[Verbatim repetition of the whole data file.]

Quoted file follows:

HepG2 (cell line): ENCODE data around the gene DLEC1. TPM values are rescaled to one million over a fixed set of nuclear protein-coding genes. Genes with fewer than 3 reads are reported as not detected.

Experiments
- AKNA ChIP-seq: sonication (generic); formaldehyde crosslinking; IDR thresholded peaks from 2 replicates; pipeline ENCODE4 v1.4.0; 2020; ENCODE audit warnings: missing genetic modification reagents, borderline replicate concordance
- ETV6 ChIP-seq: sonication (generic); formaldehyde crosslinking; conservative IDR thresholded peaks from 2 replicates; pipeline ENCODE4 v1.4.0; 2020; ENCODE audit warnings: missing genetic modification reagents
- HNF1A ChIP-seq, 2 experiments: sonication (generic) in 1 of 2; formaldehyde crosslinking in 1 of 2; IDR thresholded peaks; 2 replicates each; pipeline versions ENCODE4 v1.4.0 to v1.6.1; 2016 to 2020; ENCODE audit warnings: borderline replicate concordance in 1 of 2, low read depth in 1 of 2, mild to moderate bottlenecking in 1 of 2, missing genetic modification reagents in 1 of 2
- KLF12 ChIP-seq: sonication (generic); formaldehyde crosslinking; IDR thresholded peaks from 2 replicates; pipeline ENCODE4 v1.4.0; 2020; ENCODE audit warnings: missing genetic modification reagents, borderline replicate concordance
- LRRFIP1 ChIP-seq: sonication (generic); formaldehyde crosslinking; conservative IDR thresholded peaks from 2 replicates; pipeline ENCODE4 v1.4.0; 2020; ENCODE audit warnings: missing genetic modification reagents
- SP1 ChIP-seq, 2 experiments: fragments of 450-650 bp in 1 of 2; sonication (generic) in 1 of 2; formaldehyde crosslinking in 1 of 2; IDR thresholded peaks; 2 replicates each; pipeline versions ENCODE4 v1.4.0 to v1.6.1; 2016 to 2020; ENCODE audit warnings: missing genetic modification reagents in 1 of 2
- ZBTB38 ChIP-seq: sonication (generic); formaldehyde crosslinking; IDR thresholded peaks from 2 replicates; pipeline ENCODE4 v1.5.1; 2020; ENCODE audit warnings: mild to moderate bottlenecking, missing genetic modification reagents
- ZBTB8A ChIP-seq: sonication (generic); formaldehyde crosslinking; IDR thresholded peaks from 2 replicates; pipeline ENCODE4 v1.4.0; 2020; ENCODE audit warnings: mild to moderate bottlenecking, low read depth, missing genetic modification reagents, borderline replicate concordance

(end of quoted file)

HepG2 (cell line): ENCODE data around the gene DLEC1. TPM values are rescaled to one million over a fixed set of nuclear protein-coding genes. Genes with fewer than 3 reads are reported as not detected.

Experiments
- AKNA ChIP-seq: sonication (generic); formaldehyde crosslinking; IDR thresholded peaks from 2 replicates; pipeline ENCODE4 v1.4.0; 2020; ENCODE audit warnings: missing genetic modification reagents, borderline replicate concordance
- ETV6 ChIP-seq: sonication (generic); formaldehyde crosslinking; conservative IDR thresholded peaks from 2 replicates; pipeline ENCODE4 v1.4.0; 2020; ENCODE audit warnings: missing genetic modification reagents
- HNF1A ChIP-seq, 2 experiments: sonication (generic) in 1 of 2; formaldehyde crosslinking in 1 of 2; IDR thresholded peaks; 2 replicates each; pipeline versions ENCODE4 v1.4.0 to v1.6.1; 2016 to 2020; ENCODE audit warnings: borderline replicate concordance in 1 of 2, low read depth in 1 of 2, mild to moderate bottlenecking in 1 of 2, missing genetic modification reagents in 1 of 2
- KLF12 ChIP-seq: sonication (generic); formaldehyde crosslinking; IDR thresholded peaks from 2 replicates; pipeline ENCODE4 v1.4.0; 2020; ENCODE audit warnings: missing genetic modification reagents, borderline replicate concordance
- LRRFIP1 ChIP-seq: sonication (generic); formaldehyde crosslinking; conservative IDR thresholded peaks from 2 replicates; pipeline ENCODE4 v1.4.0; 2020; ENCODE audit warnings: missing genetic modification reagents
- SP1 ChIP-seq, 2 experiments: fragments of 450-650 bp in 1 of 2; sonication (generic) in 1 of 2; formaldehyde crosslinking in 1 of 2; IDR thresholded peaks; 2 replicates each; pipeline versions ENCODE4 v1.4.0 to v1.6.1; 2016 to 2020; ENCODE audit warnings: missing genetic modification reagents in 1 of 2
- ZBTB38 ChIP-seq: sonication (generic); formaldehyde crosslinking; IDR thresholded peaks from 2 replicates; pipeline ENCODE4 v1.5.1; 2020; ENCODE audit warnings: mild to moderate bottlenecking, missing genetic modification reagents
- ZBTB8A ChIP-seq: sonication (generic); formaldehyde crosslinking; IDR thresholded peaks from 2 replicates; pipeline ENCODE4 v1.4.0; 2020; ENCODE audit warnings: mild to moderate bottlenecking, low read depth, missing genetic modification reagents, borderline replicate concordance